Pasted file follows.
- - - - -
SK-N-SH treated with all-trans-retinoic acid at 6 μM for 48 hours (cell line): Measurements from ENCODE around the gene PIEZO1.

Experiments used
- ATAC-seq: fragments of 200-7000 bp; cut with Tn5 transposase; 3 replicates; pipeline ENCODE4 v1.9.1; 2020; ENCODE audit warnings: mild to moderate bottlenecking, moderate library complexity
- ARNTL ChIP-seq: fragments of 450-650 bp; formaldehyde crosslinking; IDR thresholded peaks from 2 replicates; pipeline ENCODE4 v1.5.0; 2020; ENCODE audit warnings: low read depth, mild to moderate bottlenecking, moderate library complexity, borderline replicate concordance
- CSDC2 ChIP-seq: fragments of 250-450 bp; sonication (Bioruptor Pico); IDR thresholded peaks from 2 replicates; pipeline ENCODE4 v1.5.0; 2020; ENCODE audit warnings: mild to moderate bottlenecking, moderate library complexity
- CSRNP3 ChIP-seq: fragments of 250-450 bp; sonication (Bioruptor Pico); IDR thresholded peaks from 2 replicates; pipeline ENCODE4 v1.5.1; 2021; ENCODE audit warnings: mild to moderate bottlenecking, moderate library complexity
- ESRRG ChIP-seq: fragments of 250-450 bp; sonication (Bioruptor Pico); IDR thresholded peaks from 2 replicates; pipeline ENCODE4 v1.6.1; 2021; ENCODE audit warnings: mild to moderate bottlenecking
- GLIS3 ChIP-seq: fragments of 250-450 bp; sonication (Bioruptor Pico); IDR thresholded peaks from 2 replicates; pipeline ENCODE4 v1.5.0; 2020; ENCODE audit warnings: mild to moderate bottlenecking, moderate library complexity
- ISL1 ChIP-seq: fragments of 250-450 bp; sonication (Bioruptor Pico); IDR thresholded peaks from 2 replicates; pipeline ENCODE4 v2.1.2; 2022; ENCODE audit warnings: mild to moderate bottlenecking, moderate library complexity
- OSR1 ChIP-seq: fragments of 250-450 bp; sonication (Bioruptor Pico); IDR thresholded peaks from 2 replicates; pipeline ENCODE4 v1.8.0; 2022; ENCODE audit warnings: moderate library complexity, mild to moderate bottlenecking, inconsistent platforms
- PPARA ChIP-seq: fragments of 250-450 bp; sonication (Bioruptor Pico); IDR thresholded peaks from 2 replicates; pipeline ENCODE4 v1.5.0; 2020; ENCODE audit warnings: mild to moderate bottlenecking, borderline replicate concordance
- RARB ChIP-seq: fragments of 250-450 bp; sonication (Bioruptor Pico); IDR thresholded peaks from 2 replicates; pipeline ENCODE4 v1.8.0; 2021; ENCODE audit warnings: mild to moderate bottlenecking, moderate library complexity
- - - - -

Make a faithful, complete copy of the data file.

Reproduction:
SK-N-SH treated with all-trans-retinoic acid at 6 μM for 48 hours (cell line): Measurements from ENCODE around the gene PIEZO1.

Experiments used
- ATAC-seq: fragments of 200-7000 bp; cut with Tn5 transposase; 3 replicates; pipeline ENCODE4 v1.9.1; 2020; ENCODE audit warnings: mild to moderate bottlenecking, moderate library complexity
- ARNTL ChIP-seq: fragments of 450-650 bp; formaldehyde crosslinking; IDR thresholded peaks from 2 replicates; pipeline ENCODE4 v1.5.0; 2020; ENCODE audit warnings: low read depth, mild to moderate bottlenecking, moderate library complexity, borderline replicate concordance
- CSDC2 ChIP-seq: fragments of 250-450 bp; sonication (Bioruptor Pico); IDR thresholded peaks from 2 replicates; pipeline ENCODE4 v1.5.0; 2020; ENCODE audit warnings: mild to moderate bottlenecking, moderate library complexity
- CSRNP3 ChIP-seq: fragments of 250-450 bp; sonication (Bioruptor Pico); IDR thresholded peaks from 2 replicates; pipeline ENCODE4 v1.5.1; 2021; ENCODE audit warnings: mild to moderate bottlenecking, moderate library complexity
- ESRRG ChIP-seq: fragments of 250-450 bp; sonication (Bioruptor Pico); IDR thresholded peaks from 2 replicates; pipeline ENCODE4 v1.6.1; 2021; ENCODE audit warnings: mild to moderate bottlenecking
- GLIS3 ChIP-seq: fragments of 250-450 bp; sonication (Bioruptor Pico); IDR thresholded peaks from 2 replicates; pipeline ENCODE4 v1.5.0; 2020; ENCODE audit warnings: mild to moderate bottlenecking, moderate library complexity
- ISL1 ChIP-seq: fragments of 250-450 bp; sonication (Bioruptor Pico); IDR thresholded peaks from 2 replicates; pipeline ENCODE4 v2.1.2; 2022; ENCODE audit warnings: mild to moderate bottlenecking, moderate library complexity
- OSR1 ChIP-seq: fragments of 250-450 bp; sonication (Bioruptor Pico); IDR thresholded peaks from 2 replicates; pipeline ENCODE4 v1.8.0; 2022; ENCODE audit warnings: moderate library complexity, mild to moderate bottlenecking, inconsistent platforms
- PPARA ChIP-seq: fragments of 250-450 bp; sonication (Bioruptor Pico); IDR thresholded peaks from 2 replicates; pipeline ENCODE4 v1.5.0; 2020; ENCODE audit warnings: mild to moderate bottlenecking, borderline replicate concordance
- RARB ChIP-seq: fragments of 250-450 bp; sonication (Bioruptor Pico); IDR thresholded peaks from 2 replicates; pipeline ENCODE4 v1.8.0; 2021; ENCODE audit warnings: mild to moderate bottlenecking, moderate library complexity